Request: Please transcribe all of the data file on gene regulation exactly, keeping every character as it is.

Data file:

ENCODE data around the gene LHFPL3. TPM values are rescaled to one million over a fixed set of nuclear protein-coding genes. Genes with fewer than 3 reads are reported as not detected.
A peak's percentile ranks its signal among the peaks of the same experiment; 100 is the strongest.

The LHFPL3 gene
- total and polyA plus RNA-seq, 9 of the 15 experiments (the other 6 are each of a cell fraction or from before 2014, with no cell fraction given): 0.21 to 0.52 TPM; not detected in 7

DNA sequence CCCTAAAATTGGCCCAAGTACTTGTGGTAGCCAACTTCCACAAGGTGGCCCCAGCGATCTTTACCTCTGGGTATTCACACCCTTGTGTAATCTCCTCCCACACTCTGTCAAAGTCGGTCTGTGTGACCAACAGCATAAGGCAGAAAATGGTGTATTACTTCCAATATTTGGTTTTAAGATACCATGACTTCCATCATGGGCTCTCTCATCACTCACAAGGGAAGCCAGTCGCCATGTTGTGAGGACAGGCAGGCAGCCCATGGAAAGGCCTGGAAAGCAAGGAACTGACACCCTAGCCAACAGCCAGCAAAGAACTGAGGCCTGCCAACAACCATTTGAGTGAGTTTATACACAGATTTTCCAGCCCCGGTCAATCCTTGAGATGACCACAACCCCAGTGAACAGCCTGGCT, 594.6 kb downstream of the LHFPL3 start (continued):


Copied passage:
ENCODE data around the gene LHFPL3. TPM values are rescaled to one million over a fixed set of nuclear protein-coding genes. Genes with fewer than 3 reads are reported as not detected.
A peak's percentile ranks its signal among the peaks of the same experiment; 100 is the strongest.

The LHFPL3 gene
- total and polyA plus RNA-seq, 9 of the 15 experiments (the other 6 are each of a cell fraction or from before 2014, with no cell fraction given): 0.21 to 0.52 TPM; not detected in 7

DNA sequence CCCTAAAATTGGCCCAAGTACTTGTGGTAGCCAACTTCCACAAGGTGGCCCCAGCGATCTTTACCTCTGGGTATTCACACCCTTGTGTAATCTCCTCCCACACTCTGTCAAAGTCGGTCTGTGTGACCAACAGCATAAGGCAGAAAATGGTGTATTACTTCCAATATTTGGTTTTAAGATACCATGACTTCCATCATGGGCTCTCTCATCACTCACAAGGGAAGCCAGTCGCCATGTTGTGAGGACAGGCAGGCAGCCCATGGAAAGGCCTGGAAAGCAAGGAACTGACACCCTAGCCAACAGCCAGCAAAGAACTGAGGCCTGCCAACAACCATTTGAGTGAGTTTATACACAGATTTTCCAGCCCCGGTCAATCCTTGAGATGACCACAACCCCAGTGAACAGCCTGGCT, 594.6 kb downstream of the LHFPL3 start (continued):